• Subject to consultation, this Bill would support the development of gas and oil from shale and geothermal energy by clarifying and streamlining the underground access regime.
  • The Government is currently running a full consultation on this policy and the legislation is entirely dependent on the outcome of that consultation.
  • Sir Ian Wood’s independent report estimates that full and rapid implementation will deliver at least 3-4 billion barrels of oil equivalent more than would otherwise be recovered over the next 20 years, bringing over £200 billion additional value to the UK economy.
  • The Government accepted Wood’s recommendations in full in February 2014, and is introducing measures in this Bill to put the principle of Maximising Economic Recovery of petroleum in the UK into statute.
  • The Government will also introduce a levy, making power so that the costs of funding a larger, better resourced regulator can be paid for by industry rather than by the taxpayer as is currently the case.

New homes built to a zero carbon standard

  • The Government is committed to implementing a zero carbon standard for new homes from 2016. But it is not always technically feasible or cost effective for house builders to mitigate all emissions on-site.
  • The Government would set a minimum energy performance standard through the building regulations. The remainder of the zero carbon target can be met through cost effective off-site carbon abatement measures – known as ‘allowable solutions’. These provide an optional, cost-effective and flexible means for house builders to meet the zero carbon homes standard, as an alternative to increased on-site energy efficiency measures or renewable energy (such as solar panels).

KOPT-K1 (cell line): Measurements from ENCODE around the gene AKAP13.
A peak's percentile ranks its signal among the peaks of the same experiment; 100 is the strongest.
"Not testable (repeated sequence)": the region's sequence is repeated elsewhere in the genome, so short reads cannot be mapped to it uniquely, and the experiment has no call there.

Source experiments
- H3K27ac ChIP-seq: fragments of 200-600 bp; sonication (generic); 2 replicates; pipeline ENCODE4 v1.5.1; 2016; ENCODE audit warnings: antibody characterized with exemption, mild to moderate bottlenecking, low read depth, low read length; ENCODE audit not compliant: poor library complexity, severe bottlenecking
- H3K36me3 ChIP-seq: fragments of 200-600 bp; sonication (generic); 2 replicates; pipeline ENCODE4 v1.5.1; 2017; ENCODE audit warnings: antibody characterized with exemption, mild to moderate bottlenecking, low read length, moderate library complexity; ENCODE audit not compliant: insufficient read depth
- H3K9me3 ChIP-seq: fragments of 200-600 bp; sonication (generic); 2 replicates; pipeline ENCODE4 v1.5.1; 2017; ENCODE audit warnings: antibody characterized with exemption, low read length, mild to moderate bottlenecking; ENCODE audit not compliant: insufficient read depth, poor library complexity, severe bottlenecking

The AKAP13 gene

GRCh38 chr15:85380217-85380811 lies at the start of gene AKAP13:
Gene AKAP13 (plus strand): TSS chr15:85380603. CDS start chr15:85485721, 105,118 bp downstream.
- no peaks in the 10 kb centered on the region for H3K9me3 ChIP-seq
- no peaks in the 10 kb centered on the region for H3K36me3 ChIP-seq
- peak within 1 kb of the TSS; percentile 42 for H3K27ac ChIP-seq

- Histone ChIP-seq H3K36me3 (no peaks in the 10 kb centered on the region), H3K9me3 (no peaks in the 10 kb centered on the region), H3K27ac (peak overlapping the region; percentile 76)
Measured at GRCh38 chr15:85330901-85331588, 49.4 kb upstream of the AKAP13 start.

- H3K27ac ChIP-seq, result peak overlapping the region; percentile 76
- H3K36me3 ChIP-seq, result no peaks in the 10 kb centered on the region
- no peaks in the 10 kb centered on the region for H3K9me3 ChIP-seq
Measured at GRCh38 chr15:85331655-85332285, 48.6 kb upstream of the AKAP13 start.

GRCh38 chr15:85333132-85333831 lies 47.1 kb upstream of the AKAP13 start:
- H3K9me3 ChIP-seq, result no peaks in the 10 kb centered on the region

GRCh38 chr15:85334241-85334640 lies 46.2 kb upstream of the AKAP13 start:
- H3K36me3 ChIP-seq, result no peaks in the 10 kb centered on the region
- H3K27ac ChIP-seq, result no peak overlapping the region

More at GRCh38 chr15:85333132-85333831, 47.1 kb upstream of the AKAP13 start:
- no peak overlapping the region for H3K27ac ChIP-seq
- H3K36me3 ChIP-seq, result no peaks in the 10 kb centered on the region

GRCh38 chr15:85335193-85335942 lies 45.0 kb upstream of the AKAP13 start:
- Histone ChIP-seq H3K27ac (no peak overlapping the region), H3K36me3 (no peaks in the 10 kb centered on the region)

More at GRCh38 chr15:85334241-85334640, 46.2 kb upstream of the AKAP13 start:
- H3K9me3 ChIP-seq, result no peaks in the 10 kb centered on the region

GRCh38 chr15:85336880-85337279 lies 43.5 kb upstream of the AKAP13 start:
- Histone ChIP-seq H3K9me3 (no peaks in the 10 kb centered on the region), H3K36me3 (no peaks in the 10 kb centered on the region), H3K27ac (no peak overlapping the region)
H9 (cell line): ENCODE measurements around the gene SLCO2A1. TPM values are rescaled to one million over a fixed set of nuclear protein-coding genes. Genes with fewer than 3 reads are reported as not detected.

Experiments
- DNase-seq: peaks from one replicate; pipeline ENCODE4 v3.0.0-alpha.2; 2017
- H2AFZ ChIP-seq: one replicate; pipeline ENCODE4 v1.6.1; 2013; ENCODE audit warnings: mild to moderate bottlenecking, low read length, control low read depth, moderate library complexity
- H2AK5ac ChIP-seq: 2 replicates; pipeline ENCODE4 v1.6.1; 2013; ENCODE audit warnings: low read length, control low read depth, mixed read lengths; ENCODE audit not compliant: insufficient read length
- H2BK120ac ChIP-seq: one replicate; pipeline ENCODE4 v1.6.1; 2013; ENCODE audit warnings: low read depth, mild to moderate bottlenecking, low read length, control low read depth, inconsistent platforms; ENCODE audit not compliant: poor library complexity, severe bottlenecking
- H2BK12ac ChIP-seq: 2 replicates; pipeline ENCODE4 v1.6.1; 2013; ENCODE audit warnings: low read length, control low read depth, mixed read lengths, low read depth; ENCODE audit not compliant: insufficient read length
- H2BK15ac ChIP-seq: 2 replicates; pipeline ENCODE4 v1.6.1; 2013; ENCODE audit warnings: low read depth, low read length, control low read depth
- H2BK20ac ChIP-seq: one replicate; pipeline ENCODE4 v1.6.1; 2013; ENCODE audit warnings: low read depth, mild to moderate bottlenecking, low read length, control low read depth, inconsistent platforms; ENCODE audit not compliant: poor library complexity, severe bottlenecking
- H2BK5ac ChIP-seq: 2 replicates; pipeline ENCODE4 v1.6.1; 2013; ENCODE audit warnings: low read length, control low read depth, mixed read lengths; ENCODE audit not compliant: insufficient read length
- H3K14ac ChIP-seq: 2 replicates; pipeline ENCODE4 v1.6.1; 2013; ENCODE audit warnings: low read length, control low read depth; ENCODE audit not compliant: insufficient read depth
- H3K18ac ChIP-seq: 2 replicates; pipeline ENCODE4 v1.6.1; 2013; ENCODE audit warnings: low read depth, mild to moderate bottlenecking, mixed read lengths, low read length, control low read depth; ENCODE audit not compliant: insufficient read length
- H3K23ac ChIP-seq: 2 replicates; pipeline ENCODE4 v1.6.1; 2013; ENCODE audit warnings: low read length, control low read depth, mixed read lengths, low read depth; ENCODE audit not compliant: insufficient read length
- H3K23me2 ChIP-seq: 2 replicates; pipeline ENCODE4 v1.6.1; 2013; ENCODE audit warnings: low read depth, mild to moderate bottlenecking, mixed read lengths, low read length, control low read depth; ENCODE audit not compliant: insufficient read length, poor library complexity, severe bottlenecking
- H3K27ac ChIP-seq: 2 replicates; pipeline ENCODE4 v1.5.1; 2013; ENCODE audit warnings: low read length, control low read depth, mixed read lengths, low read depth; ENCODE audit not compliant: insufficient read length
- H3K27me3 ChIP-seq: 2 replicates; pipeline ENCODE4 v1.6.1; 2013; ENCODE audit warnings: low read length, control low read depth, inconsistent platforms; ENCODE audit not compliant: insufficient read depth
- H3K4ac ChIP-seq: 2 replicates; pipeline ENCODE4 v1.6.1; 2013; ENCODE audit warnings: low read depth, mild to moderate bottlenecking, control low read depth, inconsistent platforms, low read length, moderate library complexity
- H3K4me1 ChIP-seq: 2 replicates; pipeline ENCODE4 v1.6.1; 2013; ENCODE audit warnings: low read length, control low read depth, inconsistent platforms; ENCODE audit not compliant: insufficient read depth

• Small sites, which are most commonly developed by small scale house builders, will be exempt. The definition of a small site will be consulted on shortly, and set out in regulation.
  • The Zero Carbon Home standard will be set at Level 5 of the Code for Sustainable Homes, but the legislation will allow developers to build to Level 4 as long as they offset through the allowable solutions scheme to achieve Code 5.
  • Energy efficiency requirements for homes are set in the Building Regulations 2010 and are made under powers in the Building Act 1984. But there are insufficient powers in the Building Act to introduce off-site allowable solutions, so the Government will now bring forward enabling powers for this.

Related documents:

Action for Roads: a network for the 21st century:

Transforming the Highways Agency into a government owned company and decision:

The Law Commission’s Wildlife Law Project:

The 2014 review of the nationally significant infrastructure planning regime and theGovernment’s response:

Land Registry: Wider Powers and Local Land Charges: Registry: New Service Delivery Company 04 June 201428

Existing legislation in this area is:

The Planning Act 2008

The Housing and Regeneration Act 2008

The Land Registration Act 2002

The Town and Country Planning Act 1990

The Wildlife and Countryside Act 1981

The Local Land Charges Act 1975

The Transport Charges &c. (Miscellaneous Provisions) Act 1954


The provisions relating to roads, Nationally Significant Infrastructure Projects, planning consents for local projects and public sector land assets would apply only to England. The provisions relating to the local land charge aspects of the Land Registry and invasive non-native species would apply to England and Wales. Where the Bill deals with devolved matters, we are engaging with the Devolved Administrations as needed